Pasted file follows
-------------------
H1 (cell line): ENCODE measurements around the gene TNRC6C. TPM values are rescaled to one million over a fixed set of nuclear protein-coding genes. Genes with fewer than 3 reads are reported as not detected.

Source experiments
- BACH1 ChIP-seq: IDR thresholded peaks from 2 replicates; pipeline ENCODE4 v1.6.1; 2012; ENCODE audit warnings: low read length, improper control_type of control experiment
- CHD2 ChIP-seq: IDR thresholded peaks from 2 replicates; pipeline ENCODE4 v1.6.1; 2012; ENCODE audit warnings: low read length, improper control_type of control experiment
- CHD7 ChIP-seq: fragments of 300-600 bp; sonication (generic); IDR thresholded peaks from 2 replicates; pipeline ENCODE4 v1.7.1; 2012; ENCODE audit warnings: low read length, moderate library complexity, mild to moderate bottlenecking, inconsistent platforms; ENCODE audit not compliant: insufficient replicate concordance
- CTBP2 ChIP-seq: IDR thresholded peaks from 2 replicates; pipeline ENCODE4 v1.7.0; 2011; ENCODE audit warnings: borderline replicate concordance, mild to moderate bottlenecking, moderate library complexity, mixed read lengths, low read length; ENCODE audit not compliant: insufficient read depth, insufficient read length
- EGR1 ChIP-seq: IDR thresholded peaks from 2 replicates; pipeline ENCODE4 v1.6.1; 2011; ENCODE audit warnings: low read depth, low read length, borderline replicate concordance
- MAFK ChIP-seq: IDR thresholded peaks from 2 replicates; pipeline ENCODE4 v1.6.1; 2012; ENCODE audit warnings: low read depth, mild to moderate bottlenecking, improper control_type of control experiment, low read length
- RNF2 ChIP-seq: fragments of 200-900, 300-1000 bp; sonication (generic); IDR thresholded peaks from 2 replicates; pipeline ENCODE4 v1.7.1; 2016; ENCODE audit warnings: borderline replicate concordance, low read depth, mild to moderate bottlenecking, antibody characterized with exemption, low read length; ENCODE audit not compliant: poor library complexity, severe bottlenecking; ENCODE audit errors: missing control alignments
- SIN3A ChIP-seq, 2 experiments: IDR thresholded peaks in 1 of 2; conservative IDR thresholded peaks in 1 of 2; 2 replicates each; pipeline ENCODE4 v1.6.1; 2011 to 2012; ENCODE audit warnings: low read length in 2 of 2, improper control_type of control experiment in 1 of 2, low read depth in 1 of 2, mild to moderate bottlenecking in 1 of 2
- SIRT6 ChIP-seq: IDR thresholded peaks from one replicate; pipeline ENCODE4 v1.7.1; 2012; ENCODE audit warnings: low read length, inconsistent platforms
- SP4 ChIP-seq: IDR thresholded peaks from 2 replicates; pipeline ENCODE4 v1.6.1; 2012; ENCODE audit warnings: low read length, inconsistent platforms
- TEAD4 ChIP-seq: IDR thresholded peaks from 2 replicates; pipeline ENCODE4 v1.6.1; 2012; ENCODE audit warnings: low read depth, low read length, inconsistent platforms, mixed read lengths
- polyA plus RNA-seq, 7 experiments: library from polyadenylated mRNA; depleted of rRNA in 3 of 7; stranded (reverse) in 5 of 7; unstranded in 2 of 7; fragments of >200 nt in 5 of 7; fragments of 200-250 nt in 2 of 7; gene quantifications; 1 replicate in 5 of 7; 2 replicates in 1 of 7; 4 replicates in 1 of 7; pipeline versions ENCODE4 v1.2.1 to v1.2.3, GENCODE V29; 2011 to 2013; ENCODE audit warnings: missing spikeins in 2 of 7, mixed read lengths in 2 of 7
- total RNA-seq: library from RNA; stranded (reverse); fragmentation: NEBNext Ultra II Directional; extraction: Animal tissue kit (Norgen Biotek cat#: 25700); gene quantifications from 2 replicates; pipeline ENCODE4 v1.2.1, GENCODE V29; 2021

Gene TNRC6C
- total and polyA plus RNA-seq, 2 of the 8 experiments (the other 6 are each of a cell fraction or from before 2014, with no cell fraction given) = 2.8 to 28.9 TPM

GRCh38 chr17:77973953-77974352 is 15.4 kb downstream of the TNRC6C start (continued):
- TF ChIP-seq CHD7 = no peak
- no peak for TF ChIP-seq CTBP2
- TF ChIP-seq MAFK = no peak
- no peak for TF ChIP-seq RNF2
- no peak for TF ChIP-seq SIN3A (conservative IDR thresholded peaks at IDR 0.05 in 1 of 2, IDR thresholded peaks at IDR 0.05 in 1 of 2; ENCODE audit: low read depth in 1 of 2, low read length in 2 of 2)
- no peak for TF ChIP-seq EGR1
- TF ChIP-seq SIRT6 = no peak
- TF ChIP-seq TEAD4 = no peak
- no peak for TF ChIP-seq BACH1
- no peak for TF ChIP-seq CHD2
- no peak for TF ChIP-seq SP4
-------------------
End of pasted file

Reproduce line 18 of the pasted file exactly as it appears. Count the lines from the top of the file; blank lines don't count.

GRCh38 chr17:77973953-77974352 is 15.4 kb downstream of the TNRC6C start (continued):